In this case, T = 45, To = 38, and Te = 72. Also, t = 2.5 hours. I used the scientific calculator on my computer because it had a natural log function. I calculated k = -0.09220946. And that’s all I need, now, to find how long I have to cook this roast, for it to get to any temperature I want!
For this roast, I wanted to smoke it at 220F, and pull it off at an internal temperature of 115F, because I was then going to “reverse sear” it by running the Big Green Egg at 500F for 30 more minutes. Best estimates meant that this would bring it to 125F, and then it would rest for a time, rising another 5 to 10 degrees, for a finished internal temperature of 130-135F, a nice rare roast!
Now, T = 115, To = 45, and Te = 220. Plugging in the numbers, and using my value for k that I calculated, above, I found that I needed to smoke my 15 pounds rib eye roast for just over five hours. Perfect! Since I had to be serving at 1pm, I just backed off the smoke time and the “reverse sear” time and the rest time… and saw that I needed to get the roast on the Egg at 06:45. Brilliant! No guess work! And the roast came out perfectly done… rare and beautiful.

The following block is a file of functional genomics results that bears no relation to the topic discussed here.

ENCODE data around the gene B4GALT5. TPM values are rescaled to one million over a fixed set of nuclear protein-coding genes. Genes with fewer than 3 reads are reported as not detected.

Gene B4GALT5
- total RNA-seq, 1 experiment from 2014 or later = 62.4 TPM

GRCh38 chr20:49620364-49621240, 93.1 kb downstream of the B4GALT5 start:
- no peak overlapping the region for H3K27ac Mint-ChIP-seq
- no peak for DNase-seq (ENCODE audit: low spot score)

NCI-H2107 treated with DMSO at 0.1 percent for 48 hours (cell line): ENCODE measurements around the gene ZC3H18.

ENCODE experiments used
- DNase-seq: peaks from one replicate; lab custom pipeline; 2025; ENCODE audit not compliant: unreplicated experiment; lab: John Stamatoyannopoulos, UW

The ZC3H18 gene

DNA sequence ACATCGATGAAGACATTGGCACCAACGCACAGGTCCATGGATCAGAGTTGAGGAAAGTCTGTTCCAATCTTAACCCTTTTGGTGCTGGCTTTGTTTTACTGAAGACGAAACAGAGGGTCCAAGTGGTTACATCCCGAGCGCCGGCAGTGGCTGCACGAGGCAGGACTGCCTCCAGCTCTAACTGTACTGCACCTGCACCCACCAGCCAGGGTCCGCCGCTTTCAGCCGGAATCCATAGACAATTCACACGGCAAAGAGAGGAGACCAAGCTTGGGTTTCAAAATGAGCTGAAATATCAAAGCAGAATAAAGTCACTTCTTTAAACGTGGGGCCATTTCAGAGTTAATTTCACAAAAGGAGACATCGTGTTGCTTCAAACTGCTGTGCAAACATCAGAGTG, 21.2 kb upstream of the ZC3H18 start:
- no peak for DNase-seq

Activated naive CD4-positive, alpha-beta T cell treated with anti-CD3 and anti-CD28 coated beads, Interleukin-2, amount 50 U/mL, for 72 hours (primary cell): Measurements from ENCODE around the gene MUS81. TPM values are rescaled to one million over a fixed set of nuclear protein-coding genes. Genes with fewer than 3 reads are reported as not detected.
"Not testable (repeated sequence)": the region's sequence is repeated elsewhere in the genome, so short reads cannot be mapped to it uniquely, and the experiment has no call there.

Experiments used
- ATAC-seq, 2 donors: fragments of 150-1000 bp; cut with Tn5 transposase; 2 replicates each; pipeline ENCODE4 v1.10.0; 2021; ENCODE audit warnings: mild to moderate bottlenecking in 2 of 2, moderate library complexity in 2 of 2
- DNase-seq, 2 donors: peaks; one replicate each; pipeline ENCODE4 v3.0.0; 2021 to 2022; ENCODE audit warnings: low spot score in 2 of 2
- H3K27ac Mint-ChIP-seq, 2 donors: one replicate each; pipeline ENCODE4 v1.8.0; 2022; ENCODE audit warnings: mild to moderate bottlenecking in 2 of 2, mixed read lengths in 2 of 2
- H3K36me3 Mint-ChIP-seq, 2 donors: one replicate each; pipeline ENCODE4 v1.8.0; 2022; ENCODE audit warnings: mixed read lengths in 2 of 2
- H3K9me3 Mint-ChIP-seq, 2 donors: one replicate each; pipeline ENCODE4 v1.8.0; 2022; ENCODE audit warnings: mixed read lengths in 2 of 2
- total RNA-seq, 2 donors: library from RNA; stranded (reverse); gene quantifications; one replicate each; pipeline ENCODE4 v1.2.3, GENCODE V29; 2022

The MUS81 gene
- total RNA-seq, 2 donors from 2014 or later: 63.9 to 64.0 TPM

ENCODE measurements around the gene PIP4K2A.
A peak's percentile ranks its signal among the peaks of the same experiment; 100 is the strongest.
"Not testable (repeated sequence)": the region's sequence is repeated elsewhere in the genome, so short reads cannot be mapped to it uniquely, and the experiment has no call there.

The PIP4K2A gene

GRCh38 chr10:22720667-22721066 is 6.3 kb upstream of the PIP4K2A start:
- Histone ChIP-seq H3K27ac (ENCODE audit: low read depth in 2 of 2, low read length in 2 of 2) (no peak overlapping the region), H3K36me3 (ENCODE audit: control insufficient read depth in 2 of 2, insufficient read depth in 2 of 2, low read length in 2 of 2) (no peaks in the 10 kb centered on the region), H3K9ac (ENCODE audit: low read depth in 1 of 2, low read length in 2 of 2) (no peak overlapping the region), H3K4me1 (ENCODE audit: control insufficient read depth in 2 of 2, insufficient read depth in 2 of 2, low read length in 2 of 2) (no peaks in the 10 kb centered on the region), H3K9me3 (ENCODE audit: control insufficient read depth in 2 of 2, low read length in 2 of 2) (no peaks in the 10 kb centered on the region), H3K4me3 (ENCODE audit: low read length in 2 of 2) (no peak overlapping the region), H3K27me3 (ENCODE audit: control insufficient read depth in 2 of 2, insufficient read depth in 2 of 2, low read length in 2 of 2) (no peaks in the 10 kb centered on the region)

Now, you could argue that since I had a temperature probe, why not just use that, and pull the roast off when it hit 115F, and so on. Sure, that is great when you don’t have a time constraint… but I needed to serve this roast at precisely 1pm… there was no wiggle room! And when there’s no wiggle room, you can’t just guess; you have to use math and science.